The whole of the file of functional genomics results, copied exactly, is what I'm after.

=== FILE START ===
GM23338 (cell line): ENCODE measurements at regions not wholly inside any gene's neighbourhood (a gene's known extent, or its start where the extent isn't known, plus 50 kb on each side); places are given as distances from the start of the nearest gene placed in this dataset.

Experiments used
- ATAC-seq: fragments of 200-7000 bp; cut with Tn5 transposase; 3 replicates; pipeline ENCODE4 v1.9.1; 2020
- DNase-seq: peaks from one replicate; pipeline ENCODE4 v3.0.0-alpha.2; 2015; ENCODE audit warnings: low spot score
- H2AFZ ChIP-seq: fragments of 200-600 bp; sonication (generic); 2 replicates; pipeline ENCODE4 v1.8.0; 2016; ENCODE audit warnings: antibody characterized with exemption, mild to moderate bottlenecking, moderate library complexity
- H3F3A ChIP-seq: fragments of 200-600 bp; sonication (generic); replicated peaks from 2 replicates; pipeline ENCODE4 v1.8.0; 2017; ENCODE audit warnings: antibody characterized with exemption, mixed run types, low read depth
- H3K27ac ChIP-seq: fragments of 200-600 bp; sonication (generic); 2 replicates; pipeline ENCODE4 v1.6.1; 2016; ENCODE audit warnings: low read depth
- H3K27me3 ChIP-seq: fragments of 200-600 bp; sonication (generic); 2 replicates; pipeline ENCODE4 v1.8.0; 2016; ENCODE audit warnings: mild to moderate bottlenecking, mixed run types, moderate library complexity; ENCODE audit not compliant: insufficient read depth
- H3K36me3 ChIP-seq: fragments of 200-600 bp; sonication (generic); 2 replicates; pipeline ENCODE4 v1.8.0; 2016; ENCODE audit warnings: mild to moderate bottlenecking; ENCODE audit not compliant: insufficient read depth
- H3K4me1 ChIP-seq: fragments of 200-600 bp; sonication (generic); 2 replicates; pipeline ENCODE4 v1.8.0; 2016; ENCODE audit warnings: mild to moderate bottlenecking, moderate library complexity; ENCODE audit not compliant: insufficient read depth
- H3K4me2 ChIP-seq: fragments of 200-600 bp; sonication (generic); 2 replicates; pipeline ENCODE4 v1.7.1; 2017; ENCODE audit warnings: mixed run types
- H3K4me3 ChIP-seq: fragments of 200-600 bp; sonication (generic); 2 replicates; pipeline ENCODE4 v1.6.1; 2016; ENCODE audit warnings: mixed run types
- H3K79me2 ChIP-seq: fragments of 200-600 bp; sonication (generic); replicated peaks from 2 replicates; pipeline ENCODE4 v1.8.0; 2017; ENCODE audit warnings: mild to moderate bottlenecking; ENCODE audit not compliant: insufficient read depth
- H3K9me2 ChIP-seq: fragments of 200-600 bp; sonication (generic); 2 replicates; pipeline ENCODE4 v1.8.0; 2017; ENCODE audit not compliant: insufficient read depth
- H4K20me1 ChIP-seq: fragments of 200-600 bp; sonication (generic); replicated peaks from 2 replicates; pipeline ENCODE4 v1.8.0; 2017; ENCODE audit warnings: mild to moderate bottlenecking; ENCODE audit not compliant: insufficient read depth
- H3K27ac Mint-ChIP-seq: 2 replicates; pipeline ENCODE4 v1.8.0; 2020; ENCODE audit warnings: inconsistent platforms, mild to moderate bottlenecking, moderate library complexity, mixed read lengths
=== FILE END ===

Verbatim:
GM23338 (cell line): ENCODE measurements at regions not wholly inside any gene's neighbourhood (a gene's known extent, or its start where the extent isn't known, plus 50 kb on each side); places are given as distances from the start of the nearest gene placed in this dataset.

Experiments used
- ATAC-seq: fragments of 200-7000 bp; cut with Tn5 transposase; 3 replicates; pipeline ENCODE4 v1.9.1; 2020
- DNase-seq: peaks from one replicate; pipeline ENCODE4 v3.0.0-alpha.2; 2015; ENCODE audit warnings: low spot score
- H2AFZ ChIP-seq: fragments of 200-600 bp; sonication (generic); 2 replicates; pipeline ENCODE4 v1.8.0; 2016; ENCODE audit warnings: antibody characterized with exemption, mild to moderate bottlenecking, moderate library complexity
- H3F3A ChIP-seq: fragments of 200-600 bp; sonication (generic); replicated peaks from 2 replicates; pipeline ENCODE4 v1.8.0; 2017; ENCODE audit warnings: antibody characterized with exemption, mixed run types, low read depth
- H3K27ac ChIP-seq: fragments of 200-600 bp; sonication (generic); 2 replicates; pipeline ENCODE4 v1.6.1; 2016; ENCODE audit warnings: low read depth
- H3K27me3 ChIP-seq: fragments of 200-600 bp; sonication (generic); 2 replicates; pipeline ENCODE4 v1.8.0; 2016; ENCODE audit warnings: mild to moderate bottlenecking, mixed run types, moderate library complexity; ENCODE audit not compliant: insufficient read depth
- H3K36me3 ChIP-seq: fragments of 200-600 bp; sonication (generic); 2 replicates; pipeline ENCODE4 v1.8.0; 2016; ENCODE audit warnings: mild to moderate bottlenecking; ENCODE audit not compliant: insufficient read depth
- H3K4me1 ChIP-seq: fragments of 200-600 bp; sonication (generic); 2 replicates; pipeline ENCODE4 v1.8.0; 2016; ENCODE audit warnings: mild to moderate bottlenecking, moderate library complexity; ENCODE audit not compliant: insufficient read depth
- H3K4me2 ChIP-seq: fragments of 200-600 bp; sonication (generic); 2 replicates; pipeline ENCODE4 v1.7.1; 2017; ENCODE audit warnings: mixed run types
- H3K4me3 ChIP-seq: fragments of 200-600 bp; sonication (generic); 2 replicates; pipeline ENCODE4 v1.6.1; 2016; ENCODE audit warnings: mixed run types
- H3K79me2 ChIP-seq: fragments of 200-600 bp; sonication (generic); replicated peaks from 2 replicates; pipeline ENCODE4 v1.8.0; 2017; ENCODE audit warnings: mild to moderate bottlenecking; ENCODE audit not compliant: insufficient read depth
- H3K9me2 ChIP-seq: fragments of 200-600 bp; sonication (generic); 2 replicates; pipeline ENCODE4 v1.8.0; 2017; ENCODE audit not compliant: insufficient read depth
- H4K20me1 ChIP-seq: fragments of 200-600 bp; sonication (generic); replicated peaks from 2 replicates; pipeline ENCODE4 v1.8.0; 2017; ENCODE audit warnings: mild to moderate bottlenecking; ENCODE audit not compliant: insufficient read depth
- H3K27ac Mint-ChIP-seq: 2 replicates; pipeline ENCODE4 v1.8.0; 2020; ENCODE audit warnings: inconsistent platforms, mild to moderate bottlenecking, moderate library complexity, mixed read lengths